China’s export growth peaked in 2004 at 35.4% year-on-year. Since then, costs for manufacturers have increased across the board.
Average wages have risen more than 150%. Land prices have risen more than 70%. Nate Taplin, China energy analyst at Dragonomics, says electricity prices are up more than 30%. Compounding woes for exporters, the yuan has appreciated more than 30% against the dollar.
Rapid increases in factor prices are bad news. The vast majority of China’s exporters compete on price, with no edge on technology or brand to distinguish them. Improvements in labor productivity–which the World Bank estimates is growing at more than 8% a year–offset some of the impact of rising costs, but not all of it.
Among those feeling the pinch is Hong Kong’s Li & Fung, which has grown rapidly mainly by sourcing Chinese goods for Wal-Mart and other western retailers. The company’s core operating profit fell 22% in the first six months of 2012 compared with the same period last year as lower margins took their toll. Its shares fell 20% Friday.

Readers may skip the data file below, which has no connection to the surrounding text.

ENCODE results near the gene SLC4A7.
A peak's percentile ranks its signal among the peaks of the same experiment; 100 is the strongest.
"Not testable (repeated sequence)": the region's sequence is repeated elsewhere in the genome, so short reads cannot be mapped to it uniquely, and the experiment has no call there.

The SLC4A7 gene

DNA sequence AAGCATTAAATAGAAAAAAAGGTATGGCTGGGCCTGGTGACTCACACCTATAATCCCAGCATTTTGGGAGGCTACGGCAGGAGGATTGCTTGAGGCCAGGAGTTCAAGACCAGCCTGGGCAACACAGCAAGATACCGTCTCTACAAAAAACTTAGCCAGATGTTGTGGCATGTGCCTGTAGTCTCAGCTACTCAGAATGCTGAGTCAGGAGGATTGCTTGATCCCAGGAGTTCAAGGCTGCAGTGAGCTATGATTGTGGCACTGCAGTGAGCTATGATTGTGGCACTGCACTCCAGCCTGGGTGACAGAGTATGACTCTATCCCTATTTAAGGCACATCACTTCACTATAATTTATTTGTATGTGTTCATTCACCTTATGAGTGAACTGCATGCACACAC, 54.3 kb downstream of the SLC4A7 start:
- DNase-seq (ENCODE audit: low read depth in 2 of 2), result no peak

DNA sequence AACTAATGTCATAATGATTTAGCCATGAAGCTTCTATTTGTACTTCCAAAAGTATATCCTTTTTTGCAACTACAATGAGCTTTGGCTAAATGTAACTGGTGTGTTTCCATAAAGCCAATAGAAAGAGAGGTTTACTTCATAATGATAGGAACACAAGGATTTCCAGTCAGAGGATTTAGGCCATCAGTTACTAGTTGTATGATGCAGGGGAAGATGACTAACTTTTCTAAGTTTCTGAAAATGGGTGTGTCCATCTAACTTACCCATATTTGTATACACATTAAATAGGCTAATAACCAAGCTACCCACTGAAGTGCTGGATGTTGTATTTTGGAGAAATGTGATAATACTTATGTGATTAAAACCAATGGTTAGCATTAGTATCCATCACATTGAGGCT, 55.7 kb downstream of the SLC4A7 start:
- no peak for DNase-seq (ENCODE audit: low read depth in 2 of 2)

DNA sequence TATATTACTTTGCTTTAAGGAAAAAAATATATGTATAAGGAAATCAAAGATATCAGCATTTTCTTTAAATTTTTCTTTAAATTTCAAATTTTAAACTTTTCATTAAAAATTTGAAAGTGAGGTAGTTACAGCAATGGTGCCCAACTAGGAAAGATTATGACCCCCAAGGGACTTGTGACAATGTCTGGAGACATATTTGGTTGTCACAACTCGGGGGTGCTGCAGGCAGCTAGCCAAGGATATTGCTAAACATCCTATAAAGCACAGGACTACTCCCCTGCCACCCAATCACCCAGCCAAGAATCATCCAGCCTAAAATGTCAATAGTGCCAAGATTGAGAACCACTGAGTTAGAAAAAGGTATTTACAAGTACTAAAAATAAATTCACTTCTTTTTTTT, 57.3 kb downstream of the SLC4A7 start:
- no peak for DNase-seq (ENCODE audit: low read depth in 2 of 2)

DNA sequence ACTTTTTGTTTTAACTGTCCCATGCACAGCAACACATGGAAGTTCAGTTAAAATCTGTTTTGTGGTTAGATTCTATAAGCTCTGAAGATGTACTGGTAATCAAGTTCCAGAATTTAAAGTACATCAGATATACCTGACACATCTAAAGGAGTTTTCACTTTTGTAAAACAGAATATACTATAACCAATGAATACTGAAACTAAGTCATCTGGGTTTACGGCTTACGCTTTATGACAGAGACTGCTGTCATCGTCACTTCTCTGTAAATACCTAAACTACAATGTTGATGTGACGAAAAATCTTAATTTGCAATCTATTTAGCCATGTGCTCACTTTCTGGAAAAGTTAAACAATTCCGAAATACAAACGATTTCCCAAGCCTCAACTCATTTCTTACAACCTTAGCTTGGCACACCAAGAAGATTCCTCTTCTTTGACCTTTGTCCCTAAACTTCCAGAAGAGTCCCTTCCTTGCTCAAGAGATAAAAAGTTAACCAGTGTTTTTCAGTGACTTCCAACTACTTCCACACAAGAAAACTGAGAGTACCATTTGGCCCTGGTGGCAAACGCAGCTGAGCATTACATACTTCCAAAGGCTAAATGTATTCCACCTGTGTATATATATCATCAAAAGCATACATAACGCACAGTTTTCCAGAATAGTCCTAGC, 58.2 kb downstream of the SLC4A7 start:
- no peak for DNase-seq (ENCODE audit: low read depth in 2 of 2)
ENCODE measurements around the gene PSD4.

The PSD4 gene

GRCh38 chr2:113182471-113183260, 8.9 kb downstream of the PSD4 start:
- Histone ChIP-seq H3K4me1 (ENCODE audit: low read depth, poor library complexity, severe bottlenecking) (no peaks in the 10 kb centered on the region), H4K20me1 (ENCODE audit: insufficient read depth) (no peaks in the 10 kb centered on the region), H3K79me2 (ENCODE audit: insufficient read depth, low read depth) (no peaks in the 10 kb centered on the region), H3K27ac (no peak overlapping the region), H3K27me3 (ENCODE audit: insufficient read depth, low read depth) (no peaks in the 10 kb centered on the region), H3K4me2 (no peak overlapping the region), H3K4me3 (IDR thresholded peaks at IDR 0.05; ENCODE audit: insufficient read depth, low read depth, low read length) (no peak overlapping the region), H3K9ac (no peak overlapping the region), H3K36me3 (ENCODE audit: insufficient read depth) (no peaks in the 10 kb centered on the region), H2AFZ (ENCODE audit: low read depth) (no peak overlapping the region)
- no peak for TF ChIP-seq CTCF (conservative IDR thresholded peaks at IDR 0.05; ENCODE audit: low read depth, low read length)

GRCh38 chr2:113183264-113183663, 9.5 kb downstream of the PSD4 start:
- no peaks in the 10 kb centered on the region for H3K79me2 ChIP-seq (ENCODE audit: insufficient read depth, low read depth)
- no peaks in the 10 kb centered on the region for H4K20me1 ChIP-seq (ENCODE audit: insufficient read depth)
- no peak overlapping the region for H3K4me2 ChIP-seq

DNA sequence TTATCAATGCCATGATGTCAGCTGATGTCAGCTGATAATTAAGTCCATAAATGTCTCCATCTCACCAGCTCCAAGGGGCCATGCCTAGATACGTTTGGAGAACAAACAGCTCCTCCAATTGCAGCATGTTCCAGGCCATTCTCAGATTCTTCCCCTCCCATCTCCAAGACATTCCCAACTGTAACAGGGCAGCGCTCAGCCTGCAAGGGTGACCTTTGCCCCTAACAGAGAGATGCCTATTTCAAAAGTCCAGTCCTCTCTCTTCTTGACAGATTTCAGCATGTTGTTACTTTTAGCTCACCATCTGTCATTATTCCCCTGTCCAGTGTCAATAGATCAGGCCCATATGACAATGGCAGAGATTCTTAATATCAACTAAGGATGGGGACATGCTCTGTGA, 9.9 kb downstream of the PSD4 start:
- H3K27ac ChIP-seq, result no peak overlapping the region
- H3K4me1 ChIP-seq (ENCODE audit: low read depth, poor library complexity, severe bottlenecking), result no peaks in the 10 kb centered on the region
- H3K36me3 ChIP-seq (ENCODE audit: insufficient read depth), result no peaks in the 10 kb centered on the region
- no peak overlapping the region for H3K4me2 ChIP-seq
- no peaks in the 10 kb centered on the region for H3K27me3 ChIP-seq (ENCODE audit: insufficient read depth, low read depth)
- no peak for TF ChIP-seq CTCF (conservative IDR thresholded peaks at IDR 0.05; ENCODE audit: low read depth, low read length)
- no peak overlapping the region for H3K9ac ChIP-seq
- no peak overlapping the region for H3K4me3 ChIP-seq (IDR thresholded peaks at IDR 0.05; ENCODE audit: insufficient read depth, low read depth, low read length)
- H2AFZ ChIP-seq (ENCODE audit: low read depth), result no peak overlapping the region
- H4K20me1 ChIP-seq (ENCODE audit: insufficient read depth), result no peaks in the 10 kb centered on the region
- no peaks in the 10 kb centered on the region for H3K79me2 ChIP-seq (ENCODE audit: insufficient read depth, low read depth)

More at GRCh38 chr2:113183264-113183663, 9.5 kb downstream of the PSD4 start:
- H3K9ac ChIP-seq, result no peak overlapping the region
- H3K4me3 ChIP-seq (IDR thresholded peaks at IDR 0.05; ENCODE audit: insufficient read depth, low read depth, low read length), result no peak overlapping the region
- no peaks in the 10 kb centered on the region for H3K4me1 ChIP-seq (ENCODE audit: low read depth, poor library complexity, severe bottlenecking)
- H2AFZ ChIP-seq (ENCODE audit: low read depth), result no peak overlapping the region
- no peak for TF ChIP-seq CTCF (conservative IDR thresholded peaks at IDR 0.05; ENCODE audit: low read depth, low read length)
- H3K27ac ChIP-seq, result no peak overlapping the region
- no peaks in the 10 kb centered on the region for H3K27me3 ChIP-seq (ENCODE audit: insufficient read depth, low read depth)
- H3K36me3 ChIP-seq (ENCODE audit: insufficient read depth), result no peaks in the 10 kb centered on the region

July’s terrible export data, taken together with decelerating growth in industrial output, and a sharp fall in new loans, makes it virtually certain that China will do more to stimulate growth. Yuan appreciation will stay on hold, and Beijing also has scope to cut interest rates and increase public spending.
There is enough policy firepower to support growth in China’s gross domestic product above the government’s 7.5% target this year. Turning around deteriorating export competitiveness will be a tougher challenge.